On Monday, CEO of Altamarea Group Ahmass Fakahany posted an open letter to New York Times food critic Peter Wells in response to a scathing review and one-star rating of Altamarea’s first French restaurant, Vaucluse.
Fakahany writes, “I am writing you because over the course of time you need to know you are losing credibility and, in a sense, degrading the very institution that gave you the privilege and mandate to be a food critic.” He continues by saying that the New York Times Food review section is “at its lowest point” and that the rating star system has become a random process that “increasingly falls on your whims and moods.”
Fakahany tells Wells to sharpen his food knowledge and revisit the basics of journalism, saying, “Please take the time to do the proper job for the reader and the New York Times.” Fakahany comments on Wells’ “embarrassing lack of knowledge” regarding the food and restaurant industry, as evidenced in Wells’ fact checking methods and questions.
As an example, Fakahany points to a review in which Wells calls Altamarea Group cheap for having temporary battery-powered votive candles, not bothering to ask why or knowing the group was waiting on a flame permit from the Fire Department, a process that often takes several weeks.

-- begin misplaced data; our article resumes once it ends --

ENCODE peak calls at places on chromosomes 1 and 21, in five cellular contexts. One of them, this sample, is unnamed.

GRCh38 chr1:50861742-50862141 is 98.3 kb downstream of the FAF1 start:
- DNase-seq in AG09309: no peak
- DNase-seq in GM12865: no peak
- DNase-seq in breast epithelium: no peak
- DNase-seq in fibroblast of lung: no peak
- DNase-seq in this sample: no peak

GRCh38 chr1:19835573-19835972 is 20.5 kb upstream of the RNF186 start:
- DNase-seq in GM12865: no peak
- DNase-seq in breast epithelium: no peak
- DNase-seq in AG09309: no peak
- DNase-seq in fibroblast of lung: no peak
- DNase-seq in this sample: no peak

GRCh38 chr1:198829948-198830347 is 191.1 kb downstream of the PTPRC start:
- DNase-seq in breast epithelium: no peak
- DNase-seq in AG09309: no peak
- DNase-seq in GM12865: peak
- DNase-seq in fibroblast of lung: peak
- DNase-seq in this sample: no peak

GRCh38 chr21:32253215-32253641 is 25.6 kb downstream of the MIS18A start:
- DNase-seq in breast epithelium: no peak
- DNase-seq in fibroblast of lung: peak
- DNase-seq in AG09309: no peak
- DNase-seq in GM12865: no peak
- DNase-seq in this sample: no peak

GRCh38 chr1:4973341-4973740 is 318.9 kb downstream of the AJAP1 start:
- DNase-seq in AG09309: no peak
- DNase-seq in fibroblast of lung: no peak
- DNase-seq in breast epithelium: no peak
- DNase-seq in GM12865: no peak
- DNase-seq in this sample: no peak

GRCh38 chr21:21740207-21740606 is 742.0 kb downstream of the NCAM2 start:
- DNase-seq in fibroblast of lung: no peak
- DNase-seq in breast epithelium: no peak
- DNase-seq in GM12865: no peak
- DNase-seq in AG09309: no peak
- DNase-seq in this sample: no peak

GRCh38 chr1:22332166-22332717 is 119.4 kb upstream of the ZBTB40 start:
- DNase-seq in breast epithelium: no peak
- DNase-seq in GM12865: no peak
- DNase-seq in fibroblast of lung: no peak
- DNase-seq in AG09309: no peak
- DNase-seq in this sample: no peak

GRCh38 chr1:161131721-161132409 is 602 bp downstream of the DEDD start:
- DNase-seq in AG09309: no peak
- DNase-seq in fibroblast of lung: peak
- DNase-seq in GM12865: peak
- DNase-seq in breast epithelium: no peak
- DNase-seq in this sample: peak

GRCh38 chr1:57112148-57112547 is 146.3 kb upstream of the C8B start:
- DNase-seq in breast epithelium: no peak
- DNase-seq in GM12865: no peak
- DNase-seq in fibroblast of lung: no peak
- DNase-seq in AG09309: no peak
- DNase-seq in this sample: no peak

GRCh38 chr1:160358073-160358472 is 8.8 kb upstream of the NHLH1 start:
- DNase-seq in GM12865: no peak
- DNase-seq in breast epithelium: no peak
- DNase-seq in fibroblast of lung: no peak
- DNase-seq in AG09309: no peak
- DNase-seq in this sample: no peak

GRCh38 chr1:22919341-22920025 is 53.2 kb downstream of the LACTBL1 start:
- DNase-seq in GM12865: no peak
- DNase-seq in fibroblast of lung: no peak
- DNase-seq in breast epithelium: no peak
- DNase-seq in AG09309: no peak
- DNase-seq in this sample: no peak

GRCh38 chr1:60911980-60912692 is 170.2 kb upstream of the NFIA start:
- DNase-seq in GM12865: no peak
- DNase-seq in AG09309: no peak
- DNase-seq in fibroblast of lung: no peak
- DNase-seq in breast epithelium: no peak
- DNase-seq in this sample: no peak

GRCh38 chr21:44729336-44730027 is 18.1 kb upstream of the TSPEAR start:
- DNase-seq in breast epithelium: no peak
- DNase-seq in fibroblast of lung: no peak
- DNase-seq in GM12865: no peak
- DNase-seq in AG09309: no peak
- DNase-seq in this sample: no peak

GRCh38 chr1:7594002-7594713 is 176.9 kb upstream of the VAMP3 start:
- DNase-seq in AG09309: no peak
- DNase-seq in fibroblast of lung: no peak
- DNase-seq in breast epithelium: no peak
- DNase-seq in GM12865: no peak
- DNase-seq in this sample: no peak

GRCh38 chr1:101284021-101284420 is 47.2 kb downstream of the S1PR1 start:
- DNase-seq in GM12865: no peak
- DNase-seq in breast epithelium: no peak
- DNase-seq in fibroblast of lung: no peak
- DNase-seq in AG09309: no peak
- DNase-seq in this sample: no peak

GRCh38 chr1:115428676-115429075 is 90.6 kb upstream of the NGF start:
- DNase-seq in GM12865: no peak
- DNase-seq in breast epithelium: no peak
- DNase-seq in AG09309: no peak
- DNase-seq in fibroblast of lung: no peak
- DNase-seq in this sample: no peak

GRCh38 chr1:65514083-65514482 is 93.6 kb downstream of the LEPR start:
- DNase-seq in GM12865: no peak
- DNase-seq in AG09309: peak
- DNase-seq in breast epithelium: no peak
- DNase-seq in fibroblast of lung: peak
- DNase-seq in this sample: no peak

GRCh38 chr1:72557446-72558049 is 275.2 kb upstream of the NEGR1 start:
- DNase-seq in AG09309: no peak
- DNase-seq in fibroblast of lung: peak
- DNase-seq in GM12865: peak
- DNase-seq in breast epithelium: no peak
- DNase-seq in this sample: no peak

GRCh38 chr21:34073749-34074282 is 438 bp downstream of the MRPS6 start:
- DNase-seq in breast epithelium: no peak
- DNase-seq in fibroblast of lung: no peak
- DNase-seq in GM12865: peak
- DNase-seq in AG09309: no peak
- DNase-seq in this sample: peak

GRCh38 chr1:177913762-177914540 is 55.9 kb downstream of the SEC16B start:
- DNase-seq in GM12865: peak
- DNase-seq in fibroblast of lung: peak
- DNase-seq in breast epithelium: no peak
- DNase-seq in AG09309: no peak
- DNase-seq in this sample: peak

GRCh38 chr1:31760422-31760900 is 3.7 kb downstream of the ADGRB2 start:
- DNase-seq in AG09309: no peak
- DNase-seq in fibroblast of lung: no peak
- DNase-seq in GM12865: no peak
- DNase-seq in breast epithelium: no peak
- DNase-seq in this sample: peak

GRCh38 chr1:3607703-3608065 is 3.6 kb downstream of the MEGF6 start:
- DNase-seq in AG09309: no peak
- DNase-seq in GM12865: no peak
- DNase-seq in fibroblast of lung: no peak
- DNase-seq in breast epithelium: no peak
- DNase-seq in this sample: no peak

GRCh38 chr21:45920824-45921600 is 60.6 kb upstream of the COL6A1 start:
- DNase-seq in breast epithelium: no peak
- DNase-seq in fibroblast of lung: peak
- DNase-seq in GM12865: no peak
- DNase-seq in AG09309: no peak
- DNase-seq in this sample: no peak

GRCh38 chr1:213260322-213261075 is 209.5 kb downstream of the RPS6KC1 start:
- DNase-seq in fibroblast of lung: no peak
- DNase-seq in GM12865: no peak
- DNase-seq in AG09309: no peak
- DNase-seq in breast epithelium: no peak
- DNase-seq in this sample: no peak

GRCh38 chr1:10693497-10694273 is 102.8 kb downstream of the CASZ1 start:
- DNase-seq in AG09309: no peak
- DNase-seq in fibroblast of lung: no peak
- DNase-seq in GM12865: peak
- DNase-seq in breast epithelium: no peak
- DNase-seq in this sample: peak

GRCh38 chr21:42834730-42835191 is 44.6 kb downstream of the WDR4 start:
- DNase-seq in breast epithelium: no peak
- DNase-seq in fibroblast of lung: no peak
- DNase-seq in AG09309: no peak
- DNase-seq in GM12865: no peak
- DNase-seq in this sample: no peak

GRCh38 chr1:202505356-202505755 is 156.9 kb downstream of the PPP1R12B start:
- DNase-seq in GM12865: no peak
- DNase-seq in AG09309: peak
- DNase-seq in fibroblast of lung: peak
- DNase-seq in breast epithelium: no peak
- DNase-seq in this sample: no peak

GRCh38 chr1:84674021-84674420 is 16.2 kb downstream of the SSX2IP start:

This letter is not all “sour grapes,” according to Fakahany. He writes, “What we all do know is the system is broken and its approach. It is random and lacking any credible substance,” and suggests including other food writers and a rotating chef’s council. Fakahany continues, “There are many options to consider, and like many aspects in life, there is a time for recalibration.”
In closing, Fakahany tells Wells to, “Take a deep breath, focus on food writing and its joys and get back to the fundamentals.” Fakahany rates Wells Effort/Credibility: zero stars, Food Knowledge: one star, and last of all, Creating Confusion: 4 stars.